Our finance folder is a bit like the household notebook, but it's all about money.  It has a beautiful title page with an image of blooming flowers and quotes about wealth.  Then there are a couple of pages of important numbers and details, a printed calendar for the current year for easy reference and a page with the months of the year with regular bills written in their month - insurance renewals, rates, vehicle registrations.  There are sleeves for bills to be paid, my balance sheet summary (I work well with pen and paper, rather than spreadsheets or online budgeting programs), a sleeve for that month's receipts or accounts paid for my business, wish lists for birthdays, bank books for the younger kids' accounts and other taxation, budget and finance bits and pieces.  This is a system I have used for over 10 years and I really like it.  As soon as a bill comes in, or a receipt hits my desk, it is filed in the finance folder.

Recipes
I like to cut recipes from magazines, receive hand-written recipes from friends, print recipes from forums and websites...  So I bought 4 ring-binder folders last year and labelled them - sweets & baking, meals, preserves and Thermomix.  In each folder I have more clear plastic sleeves and in the Thermomix folder I organise recipes approximately by recipe type - meals, sweets, preserves, dairy, etc.  The folders look great on a shelf in my kitchen and anyone in the family can find our favourites.  They are also a great inspiration at menu-planning time, because every single recipe is hand-picked by us, so there's no sifting through things we don't like in recipe books!  I used to keep a lot of recipes bookmarked on the computer, but with our power outages and internet interuptions, especially in our summer wet season, I have gone back to paper versions.  After creating these folders, I had a big clean-out of unused recipe books, copying the one or two recipes I used from many, and passing them on to others to enjoy and use!


Filing Cabinet
We bought a 2nd hand filing cabinet for next-to-nothing about 18 years ago.  At first it had just a few suspension files hanging in it, and some junk in the bottom drawer.  As our family grew larger and our lives grew busier, the filing cabinet accumulated more folders.  Each year, when I do our tax, I clear out unwanted pieces of paper from the filing cabinet and shred them for use in the chook nests, or to start the fire.  There's something very satisfying about incinerating old bills!  I don't file items as soon as they come in.  Maybe because of the awkward corner the cabinet is in, or maybe because I'm just a procrastinator!  I have a green file folder on top of the filing cabinet which fills with papers to-be-filed.  Every couple of months or so, I file away these papers when having an office clean up.  It's a method which suits me, and the two-step process in fact reduces some of the items filed, as I might put something in the green folder just-in-case, but by the time filing day comes, I realise I didn't need to keep it.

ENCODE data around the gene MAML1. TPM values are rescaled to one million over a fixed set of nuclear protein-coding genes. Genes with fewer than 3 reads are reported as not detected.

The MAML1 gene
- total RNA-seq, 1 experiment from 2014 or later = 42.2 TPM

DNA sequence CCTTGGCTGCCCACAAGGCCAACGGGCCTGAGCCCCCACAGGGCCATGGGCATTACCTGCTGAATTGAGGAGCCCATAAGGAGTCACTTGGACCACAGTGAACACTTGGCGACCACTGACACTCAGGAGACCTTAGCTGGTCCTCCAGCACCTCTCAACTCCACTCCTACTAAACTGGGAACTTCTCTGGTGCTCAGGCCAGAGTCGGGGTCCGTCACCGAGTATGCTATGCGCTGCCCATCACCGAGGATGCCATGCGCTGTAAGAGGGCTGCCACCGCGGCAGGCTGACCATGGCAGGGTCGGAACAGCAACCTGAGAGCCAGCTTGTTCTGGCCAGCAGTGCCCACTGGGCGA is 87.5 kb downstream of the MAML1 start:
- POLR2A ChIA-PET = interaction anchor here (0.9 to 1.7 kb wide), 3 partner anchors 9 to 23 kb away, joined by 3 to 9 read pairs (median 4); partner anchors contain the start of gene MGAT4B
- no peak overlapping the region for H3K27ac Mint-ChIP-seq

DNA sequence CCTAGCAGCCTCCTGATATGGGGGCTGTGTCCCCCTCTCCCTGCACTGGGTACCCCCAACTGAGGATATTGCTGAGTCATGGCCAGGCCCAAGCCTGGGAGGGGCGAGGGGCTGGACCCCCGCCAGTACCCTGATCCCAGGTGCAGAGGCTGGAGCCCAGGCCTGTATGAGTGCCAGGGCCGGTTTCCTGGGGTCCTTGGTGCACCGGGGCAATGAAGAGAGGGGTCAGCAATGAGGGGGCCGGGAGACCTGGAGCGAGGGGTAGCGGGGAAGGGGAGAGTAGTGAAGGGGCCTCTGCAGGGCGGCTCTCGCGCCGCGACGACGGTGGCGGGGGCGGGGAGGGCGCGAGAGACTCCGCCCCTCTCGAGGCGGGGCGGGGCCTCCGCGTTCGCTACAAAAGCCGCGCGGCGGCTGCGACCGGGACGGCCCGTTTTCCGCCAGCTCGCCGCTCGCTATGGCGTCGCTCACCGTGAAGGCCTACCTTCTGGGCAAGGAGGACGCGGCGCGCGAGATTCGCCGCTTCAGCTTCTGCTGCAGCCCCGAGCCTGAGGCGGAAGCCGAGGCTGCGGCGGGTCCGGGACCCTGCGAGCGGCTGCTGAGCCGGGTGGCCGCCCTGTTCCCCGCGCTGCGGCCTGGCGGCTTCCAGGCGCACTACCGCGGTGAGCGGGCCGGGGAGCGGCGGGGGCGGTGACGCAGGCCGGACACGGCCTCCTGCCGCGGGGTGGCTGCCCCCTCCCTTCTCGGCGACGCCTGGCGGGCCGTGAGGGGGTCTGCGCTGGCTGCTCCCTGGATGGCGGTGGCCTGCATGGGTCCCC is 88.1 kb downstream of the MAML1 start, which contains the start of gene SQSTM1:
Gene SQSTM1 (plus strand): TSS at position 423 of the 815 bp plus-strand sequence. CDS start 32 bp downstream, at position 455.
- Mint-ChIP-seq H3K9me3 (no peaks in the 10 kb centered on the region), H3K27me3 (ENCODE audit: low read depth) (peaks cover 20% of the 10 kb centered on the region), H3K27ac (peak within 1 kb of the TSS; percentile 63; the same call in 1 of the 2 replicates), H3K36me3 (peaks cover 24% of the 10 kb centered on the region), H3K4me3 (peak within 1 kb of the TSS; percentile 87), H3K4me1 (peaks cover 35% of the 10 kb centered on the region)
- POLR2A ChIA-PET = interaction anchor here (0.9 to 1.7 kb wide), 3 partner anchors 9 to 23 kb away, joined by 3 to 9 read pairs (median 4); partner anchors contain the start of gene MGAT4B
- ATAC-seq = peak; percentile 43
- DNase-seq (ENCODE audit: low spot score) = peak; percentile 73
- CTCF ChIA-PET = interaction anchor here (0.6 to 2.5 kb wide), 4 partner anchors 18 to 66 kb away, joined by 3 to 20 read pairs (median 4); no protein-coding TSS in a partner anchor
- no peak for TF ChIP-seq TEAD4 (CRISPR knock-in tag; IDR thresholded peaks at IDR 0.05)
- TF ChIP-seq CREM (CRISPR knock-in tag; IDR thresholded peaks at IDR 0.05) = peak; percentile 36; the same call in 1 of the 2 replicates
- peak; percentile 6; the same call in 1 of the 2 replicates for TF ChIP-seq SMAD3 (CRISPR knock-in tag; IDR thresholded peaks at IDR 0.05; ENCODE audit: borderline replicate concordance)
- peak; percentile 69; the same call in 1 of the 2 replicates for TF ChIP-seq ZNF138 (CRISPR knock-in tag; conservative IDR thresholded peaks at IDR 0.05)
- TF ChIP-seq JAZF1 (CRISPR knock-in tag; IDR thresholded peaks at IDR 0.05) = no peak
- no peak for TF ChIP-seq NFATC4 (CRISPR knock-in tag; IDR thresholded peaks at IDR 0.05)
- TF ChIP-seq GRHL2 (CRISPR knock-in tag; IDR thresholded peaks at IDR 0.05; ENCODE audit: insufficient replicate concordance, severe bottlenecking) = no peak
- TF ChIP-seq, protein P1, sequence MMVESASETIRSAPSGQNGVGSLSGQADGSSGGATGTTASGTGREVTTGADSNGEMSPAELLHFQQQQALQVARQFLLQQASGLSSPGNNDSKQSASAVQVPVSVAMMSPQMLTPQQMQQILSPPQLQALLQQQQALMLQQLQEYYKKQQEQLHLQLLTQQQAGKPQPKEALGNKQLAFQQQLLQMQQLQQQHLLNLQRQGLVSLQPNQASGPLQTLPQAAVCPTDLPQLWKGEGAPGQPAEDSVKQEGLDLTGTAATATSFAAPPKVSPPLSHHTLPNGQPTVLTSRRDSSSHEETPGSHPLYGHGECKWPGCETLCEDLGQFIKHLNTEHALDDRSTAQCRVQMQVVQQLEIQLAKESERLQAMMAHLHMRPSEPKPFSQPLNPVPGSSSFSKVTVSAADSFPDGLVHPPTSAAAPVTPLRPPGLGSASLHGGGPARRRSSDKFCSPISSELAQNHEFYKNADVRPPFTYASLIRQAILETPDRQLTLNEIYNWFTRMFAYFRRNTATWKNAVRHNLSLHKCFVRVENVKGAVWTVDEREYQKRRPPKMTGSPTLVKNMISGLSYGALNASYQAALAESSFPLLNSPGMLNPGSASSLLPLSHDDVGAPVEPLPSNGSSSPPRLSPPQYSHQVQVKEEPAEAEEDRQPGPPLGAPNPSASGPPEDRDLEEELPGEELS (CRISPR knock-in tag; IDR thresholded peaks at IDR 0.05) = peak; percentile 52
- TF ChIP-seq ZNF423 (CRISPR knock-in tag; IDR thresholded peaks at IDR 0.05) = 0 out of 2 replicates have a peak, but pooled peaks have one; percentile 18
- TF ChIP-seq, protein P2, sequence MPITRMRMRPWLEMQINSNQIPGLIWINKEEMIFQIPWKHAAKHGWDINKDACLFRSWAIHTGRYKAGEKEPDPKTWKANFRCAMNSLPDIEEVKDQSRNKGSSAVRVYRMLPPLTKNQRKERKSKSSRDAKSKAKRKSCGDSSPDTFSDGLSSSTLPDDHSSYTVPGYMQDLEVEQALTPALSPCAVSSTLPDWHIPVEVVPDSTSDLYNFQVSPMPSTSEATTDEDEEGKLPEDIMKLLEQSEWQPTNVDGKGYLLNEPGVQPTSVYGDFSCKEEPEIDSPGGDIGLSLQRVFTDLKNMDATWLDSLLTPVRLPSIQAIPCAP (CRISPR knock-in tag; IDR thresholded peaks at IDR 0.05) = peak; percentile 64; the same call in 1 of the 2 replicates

Next post: organising daily information - diaries, calendars, menus and more!


Sunday, January 2, 2011

The return of the sun

By Aurora, Island Dreaming

Whilst all seasons have their charms and downsides, I think that most people have times of year that they prefer. My perennially pale complexion marks summer as my natural enemy and my feeble circulatory system sees winter as its foe, hence I thrive in spring and autumn. Winter here this year  has been dreary - one day of pristine, crunchy snow followed by weeks of slush, freezing temperatures, greyness and treacherous ice. The rest of the country descended into snowy chaos as we turned into Sweden for a few weeks, though without any of that nation's preparedness. This is one winter I will be particularly glad to see the end of.


I feel the transition from winter is very much a 'countryside' season that can fall flat in the city, with its evergreen shrub beds, annual planting schemes and general lack of wildlife. Nevertheless, now the solstice is past; the first signs of new growth will begin to appear, just as the harshest part of winter descends upon us.The days lengthen by a few minutes everyday, the sun rises a little higher in the sky, warmer days will eventually come. Whilst now is still a time to be hunkering down against the elements in temperate northern climates, it is also a good time to begin planning for the approaching season (if for no other reason than all this dark and cold is getting a little old for my liking).